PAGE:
Despite there not being a real plot, I was captivated by Malin's voice. I was rooting for her when she made a friend in Hanna, who treated her mostly well, when no-one else at school did, and also when it looks like things might work out with a boy she likes. And loved her relationship with her cousin, Magnus; how they were close, and he didn't treat her like he would anyone else, unlike everyone else. But was also so sad when people took advantage of her because she's so guileless, and doesn't understand that people are lying to her to get her to do things. And I also wished her family would stop lying to her. Because she's not stupid, she would understand if she was just told the truth and had things explained to her, she would be fine. But instead is treated like she wouldn't understand, so lie to her to make things easier for her, when it's not necessary. It was also kind of sad that she would find bottles of wine in strange places around the house, like the tumble dryer, and not think anything of it, and that her father shouting and yelling all the time, and occasionally punching a wall, is normal and nothing to worry about. But it's great to see how she learns through the book, as she comes to understand things, and how things in her life get better.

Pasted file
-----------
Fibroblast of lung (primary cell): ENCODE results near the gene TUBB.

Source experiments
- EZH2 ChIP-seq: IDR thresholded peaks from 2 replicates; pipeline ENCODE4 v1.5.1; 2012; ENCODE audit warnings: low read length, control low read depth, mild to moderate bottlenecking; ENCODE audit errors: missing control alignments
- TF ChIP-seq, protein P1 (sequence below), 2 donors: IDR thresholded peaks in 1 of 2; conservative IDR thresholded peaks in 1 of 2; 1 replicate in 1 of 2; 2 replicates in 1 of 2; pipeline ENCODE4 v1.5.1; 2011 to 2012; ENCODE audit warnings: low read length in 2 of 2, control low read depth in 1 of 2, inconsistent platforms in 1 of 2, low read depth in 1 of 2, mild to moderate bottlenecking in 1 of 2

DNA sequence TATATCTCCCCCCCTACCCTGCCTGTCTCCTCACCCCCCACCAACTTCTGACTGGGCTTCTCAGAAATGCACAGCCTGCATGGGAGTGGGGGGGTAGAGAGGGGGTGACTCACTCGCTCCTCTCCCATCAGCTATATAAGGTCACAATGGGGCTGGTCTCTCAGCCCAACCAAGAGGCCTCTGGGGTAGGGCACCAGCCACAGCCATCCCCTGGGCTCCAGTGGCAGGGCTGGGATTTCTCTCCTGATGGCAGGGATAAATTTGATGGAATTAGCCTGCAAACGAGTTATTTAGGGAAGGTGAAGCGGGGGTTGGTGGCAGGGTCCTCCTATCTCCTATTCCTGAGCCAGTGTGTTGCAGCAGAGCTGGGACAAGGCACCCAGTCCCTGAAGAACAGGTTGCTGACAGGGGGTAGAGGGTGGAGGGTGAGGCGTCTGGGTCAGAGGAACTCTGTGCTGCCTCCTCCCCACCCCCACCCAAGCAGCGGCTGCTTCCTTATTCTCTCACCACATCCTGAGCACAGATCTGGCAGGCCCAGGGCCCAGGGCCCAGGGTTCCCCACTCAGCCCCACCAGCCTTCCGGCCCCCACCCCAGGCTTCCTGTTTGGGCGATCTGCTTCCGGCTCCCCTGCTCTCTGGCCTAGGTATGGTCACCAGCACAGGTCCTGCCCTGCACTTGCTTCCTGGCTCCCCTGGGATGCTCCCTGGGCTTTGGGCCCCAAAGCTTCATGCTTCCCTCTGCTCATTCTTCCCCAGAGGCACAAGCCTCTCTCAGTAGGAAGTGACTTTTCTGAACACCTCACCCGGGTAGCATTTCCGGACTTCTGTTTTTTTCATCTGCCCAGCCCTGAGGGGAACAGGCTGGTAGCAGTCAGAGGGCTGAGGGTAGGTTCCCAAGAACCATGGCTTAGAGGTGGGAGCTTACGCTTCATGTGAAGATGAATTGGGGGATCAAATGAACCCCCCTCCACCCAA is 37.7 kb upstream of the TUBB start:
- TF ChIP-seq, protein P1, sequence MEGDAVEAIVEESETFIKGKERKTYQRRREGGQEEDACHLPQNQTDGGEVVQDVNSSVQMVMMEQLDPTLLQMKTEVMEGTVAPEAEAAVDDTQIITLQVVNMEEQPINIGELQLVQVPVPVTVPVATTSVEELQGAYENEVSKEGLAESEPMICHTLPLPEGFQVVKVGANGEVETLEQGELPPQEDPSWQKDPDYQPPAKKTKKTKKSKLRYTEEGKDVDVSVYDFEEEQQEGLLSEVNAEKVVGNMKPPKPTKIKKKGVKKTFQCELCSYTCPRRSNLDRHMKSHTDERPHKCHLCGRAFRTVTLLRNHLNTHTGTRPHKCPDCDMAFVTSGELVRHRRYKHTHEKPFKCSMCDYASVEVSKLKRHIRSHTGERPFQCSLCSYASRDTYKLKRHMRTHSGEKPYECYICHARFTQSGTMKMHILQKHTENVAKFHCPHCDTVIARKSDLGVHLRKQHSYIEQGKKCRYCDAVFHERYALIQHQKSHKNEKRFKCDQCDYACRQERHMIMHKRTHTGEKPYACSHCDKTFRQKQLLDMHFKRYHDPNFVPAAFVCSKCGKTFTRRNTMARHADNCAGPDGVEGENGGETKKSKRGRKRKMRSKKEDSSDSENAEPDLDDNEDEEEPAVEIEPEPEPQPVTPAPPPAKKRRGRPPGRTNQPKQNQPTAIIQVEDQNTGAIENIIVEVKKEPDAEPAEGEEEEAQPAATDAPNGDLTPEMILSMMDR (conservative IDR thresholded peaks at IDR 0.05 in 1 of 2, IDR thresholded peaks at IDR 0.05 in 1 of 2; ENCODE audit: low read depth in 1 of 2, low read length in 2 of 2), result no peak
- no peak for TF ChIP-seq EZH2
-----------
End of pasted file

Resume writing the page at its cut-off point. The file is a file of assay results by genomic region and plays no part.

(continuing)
I also loved how The Unpredictability of Being Human was set in Norway, where Ingemundsen is from. I loved all the little elements that made this book stand out from other YA novels, which are mostly set in the US or the UK; the names of the characters, some of the words used occasionally, and the mention of how Malin had never been out of Scandinavia. Being set in Norway just gave the book that little bit something extra, that made it even more interesting.